by Pa Rock
The words of Sherman Alexie flow as smoothly as butter melting over warm flapjacks, and they are just as aromatic. Whether writing short stories, novels, or poetry, Alexie is a wordsmith of the most readable order. His tales take readers into the very heart and soul of contemporary Native American culture, detailing life on and around the reservation in hard and real terms: "...poverty, grinding and absolute, constant as gravity..." Yet his words also convey the the warmth of family and friendship, like the fuzzy comfort of a worn Indian blanket or an old dog sleeping at your feet.
Sherman Alexie is such a mesmerizing poet that I struggled to find something representative of his skills. The following, The Theology of Cockroaches, does provide a good gauge of his talents, but everything Alexie writes is worthy of reading and reading again.
This poem was taken from the volume, One Stick Song.
The Theology of Cockroaches
by Sherman Alexie
Diane says, it might have been
in the upstairs bathroom
though she cannot be positive
because she was otherwise distracted
and only saw it out of the corner
of her eyes, the cockroach
or rather, the potential cockroach
that scuttled along the baseboard
in the bathroom and vanished
before she could get a good look at it.
Have you ever seen a cockroach?
I ask her and she says, Of course
I have, I grew up in California
though I'm not sure what that means
because I've always associated
cockroaches with poverty, grinding
and absolute, constant as gravity
and though I've been poor
I've never been that poor, never
woke to a wall filled with cockroaches
spelling out my name, never
stepped into a dark room and heard
the cockroaches baying at the moon.
Diane saw the cockroach
in the bathroom, one of four bathrooms
in this large house. We are homeowners
and there is a cockroach
or the idea of a cockroach
in the bathroom, a cockroach
scuttling along the hardwood floors.
Did you get a good look at it?
I ask Diane and she says, No, but
it was fast, cockroach-fast.
Not beetle-fast, not
ant-fast, not even spider-fast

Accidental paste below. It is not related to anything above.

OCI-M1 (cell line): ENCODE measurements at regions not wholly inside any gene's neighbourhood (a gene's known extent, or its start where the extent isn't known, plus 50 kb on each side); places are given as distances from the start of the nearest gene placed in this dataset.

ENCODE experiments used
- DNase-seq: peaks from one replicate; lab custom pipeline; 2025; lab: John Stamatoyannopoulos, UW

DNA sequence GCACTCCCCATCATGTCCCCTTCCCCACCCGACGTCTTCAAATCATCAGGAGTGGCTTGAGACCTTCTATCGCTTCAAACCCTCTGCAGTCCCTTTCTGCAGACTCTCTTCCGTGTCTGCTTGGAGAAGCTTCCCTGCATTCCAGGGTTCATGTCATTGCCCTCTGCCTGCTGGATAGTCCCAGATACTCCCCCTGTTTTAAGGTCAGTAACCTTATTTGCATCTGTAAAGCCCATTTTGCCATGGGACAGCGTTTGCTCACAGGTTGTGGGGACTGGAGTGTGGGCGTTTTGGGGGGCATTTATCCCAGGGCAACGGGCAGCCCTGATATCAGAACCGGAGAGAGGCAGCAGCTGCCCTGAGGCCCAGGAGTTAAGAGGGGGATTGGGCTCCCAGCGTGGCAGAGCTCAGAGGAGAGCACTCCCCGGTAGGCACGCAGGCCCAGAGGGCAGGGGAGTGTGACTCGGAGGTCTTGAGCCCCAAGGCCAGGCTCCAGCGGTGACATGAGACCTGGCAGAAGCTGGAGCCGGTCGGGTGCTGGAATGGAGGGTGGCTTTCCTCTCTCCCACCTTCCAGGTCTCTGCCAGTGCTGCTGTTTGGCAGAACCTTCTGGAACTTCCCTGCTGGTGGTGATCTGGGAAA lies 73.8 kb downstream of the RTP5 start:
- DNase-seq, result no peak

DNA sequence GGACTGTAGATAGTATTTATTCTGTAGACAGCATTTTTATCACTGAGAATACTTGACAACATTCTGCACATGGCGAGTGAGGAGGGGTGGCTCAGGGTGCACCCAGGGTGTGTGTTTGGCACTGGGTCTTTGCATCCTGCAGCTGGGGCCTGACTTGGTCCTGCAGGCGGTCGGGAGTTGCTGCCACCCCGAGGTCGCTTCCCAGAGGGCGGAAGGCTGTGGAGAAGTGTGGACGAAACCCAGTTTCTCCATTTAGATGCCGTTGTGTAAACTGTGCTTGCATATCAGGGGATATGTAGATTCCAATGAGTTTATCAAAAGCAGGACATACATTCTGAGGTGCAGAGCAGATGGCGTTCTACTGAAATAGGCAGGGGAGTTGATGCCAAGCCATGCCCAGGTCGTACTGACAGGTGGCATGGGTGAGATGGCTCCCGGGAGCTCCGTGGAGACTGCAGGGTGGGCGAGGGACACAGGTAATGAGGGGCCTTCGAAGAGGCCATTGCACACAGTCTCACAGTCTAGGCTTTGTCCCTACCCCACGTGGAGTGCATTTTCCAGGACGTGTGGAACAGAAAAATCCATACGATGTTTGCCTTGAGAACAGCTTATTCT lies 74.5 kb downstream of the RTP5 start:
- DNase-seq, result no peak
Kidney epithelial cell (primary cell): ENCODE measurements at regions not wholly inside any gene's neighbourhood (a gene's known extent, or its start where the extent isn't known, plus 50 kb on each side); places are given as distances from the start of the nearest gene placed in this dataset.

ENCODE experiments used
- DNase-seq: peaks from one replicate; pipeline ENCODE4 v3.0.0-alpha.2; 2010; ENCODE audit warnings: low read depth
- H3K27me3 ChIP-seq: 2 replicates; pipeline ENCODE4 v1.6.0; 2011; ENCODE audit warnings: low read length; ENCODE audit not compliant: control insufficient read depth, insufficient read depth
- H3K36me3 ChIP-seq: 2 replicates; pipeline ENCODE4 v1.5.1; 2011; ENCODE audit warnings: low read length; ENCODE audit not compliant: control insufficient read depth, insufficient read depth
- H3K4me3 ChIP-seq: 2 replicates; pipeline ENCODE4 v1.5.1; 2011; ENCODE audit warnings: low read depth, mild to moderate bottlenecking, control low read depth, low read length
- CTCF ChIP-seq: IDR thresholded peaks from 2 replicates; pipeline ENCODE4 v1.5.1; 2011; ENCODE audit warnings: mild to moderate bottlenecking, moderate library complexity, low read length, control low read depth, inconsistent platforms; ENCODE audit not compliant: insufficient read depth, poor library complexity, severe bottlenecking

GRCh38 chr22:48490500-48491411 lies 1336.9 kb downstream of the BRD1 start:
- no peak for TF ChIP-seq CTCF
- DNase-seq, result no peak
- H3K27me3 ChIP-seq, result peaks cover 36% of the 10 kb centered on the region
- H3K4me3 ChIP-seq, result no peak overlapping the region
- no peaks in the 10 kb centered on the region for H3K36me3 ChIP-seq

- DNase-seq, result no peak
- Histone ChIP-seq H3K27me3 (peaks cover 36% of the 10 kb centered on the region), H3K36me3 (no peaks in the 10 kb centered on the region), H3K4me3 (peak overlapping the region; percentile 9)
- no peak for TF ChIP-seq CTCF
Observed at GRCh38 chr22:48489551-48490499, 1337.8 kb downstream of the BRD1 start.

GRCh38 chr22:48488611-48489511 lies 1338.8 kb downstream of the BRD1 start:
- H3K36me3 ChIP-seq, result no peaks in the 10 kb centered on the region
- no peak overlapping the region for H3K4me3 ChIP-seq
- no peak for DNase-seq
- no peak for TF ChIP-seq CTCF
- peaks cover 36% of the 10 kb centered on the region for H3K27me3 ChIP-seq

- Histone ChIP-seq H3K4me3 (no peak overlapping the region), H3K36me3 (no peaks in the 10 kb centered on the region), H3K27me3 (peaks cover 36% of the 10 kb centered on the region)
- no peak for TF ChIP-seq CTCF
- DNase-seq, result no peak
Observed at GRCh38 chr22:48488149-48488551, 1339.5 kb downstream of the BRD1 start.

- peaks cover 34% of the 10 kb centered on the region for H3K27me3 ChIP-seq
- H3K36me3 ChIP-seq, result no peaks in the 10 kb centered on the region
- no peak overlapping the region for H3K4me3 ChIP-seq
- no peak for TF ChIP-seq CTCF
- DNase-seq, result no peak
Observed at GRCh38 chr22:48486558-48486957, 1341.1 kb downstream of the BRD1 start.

but cockroach-fast, disappearing
behind the magazine rack
in the bathroom, slipping
into the crack between floor
and baseboard. Impossible.
Impossible. The impossible cockroach
is not alone, I think, cockroaches
are never alone, never hermits, never
the last one on the ship, never
the one who dies alone.
Christopher Columbus was a cockroach
and look what followed him.
The cockroach, the cockroach
in the bathroom is watching us
as Diane and I explore
the smallest spaces between
toilet and wall, beneath the sink
and in the drawers that contain
the pieces of our life
together. The cockroach
is watching us as we discuss
to explain this cockroach:
the neighbors are remodeling
the old house next door, forcing
cockroaches to migrate, perhaps
fleeing from insecticide
and the sudden absence of food.
Maybe it wasn't a cockroach, I say
and Diane agrees. It could have been
any other kind of insect, it
could have been a hummingbird
for that matter, it could have been
an angel sent to test our faith, it
could have been God, God, God.
That cockroach, that angel
scuttles along the hardwood
and Diane sees it out of the corner
of her eye, in her
peripheral vision, and she believes
it was a cockroach
but she cannot be sure, she only
saw it for a brief moment. God
I ask Diane, how many humans have seen
God in person, truly seen God
take shape and form, how many?
Moses saw the Burning Bush, she says.
Moses, Moses, Moses, impossible Moses
scuttling along the hard wood
or was it Pharaoh? Or was the cockroach
on fire? Or was the cockroach
not a cockroach at all, but a visible prayer
a corporeal sin, a tiny piece
of forgiveness? Diane and I kneel
in our bathroom. We are searching
for the cockroach that might have been
a cockroach or nothing at all.